Friday, 30 July 2010

Good GDP, Bad GDP

It is clear that the underlying problem affecting Wales' potential viability is the under-performance of the Welsh economy, and that to address that, we need to improve the level of GDP per head. But not all GDP is 'good' GDP; there are good ways and bad ways of increasing Wales' GDP, and chasing growth per se will not necessarily provide a sustainable long term economy for our country.

As an example, I'm sure that the oil spill in the Gulf of Mexico has led to an increase in GDP in some areas, as people have been employed in clean-up operations, in extra drilling operations to set up a relief well, and in manufacturing a 'cap' for the well head. Similarly, a major nuclear accident would boost GDP in managing the clean-up after the event. But I don't think anyone would seriously suggest that an oil spill or a nuclear accident would be good things for Wales.

It's even more subtle than that. When people think of creating wealth, they often think in terms of boosting manufacturing industry, and indeed, the front page of today's Western Mail draws attention to the slump in manufacturing in Wales. There's a problem with manufacturing though – making stuff almost invariably requires raw materials, as well as using environmental resources, and in the developed world, we are already using more than our share of both of those.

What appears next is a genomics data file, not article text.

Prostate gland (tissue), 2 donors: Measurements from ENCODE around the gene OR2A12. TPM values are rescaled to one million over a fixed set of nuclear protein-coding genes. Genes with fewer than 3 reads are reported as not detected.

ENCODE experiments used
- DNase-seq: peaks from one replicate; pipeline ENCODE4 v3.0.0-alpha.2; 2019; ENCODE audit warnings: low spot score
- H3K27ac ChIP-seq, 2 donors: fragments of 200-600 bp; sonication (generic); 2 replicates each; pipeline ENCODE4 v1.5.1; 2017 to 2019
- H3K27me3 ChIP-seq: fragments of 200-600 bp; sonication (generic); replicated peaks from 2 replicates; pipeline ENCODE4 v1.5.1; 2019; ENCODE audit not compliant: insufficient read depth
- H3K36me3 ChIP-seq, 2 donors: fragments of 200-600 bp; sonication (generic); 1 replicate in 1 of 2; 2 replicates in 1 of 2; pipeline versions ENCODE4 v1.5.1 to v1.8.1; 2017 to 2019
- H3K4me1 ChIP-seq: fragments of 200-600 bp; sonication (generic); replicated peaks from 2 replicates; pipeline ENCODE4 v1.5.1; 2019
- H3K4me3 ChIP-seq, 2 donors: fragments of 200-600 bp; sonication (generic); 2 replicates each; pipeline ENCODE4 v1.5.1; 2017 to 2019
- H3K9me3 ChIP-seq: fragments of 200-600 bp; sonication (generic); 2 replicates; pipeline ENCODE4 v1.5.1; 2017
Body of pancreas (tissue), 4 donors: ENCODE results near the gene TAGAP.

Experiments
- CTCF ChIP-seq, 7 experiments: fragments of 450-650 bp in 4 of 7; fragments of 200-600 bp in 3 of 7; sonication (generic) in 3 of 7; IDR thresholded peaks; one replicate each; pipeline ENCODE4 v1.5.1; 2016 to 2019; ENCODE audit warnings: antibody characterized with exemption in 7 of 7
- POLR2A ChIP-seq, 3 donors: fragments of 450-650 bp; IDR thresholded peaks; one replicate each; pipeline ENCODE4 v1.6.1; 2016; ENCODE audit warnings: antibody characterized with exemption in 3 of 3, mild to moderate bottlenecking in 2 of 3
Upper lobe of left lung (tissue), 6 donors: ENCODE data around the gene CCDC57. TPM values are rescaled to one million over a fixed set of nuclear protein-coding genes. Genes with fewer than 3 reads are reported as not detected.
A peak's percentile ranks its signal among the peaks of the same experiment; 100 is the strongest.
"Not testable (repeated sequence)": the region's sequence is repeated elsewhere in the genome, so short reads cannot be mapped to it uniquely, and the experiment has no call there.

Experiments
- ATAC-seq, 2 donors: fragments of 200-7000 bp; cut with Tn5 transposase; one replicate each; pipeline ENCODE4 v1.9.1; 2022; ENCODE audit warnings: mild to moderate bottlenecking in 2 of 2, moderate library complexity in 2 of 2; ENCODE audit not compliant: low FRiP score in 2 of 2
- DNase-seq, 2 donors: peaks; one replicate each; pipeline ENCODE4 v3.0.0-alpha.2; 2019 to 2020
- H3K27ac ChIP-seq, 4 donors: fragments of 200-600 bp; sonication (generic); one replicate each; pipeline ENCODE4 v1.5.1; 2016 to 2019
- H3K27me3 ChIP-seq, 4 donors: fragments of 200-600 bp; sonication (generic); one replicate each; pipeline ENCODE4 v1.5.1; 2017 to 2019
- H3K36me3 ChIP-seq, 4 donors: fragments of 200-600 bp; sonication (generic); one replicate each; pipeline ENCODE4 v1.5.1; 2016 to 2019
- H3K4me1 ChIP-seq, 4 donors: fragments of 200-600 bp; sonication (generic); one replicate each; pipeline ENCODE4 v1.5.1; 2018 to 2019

That doesn't mean that we don't need manufacturing, or that we should simply depend on other people doing the manufacturing, of course. The raw material cost and the environmental cost is still down to the ultimate consumer rather than the manufacturer; we don't escape those costs by simply 'exporting' manufacturing to India or China.

But we cannot continue to seek economic growth based primarily on an unfair share of the usage of finite resources, and there is no evidence to suggest that increasing efficiencies in the use of resources will square that circle.

'Good' GDP is GDP which requires no extra use of raw materials or environmental resources, or which involves investment in restoring the earth's environmental systems. It's likely to be more service based, more labour intensive and less profitable in the traditional sense.

Are we ready to embrace that sort of future, and accept that it means building a different type of economy?


Anonymous said...

Very good points John. A different sort of economy and a different sort of society. We are on the crazy chase of growth at all costs and ever increasing levels of consumption of raw materials and energy... that too has to stop. We have to ask for less and expect less as individuals, families, communities and as a nation too. But less doesn't have to mean worse, especially in terms of quality of life and environment. These things occupy our thoughts in rural Wales quite a lot.

Siônnyn said...

I rather like the king of Bhutan's formulation of the GNH indicator - Gross National Happiness as a more useful indication of a country's success.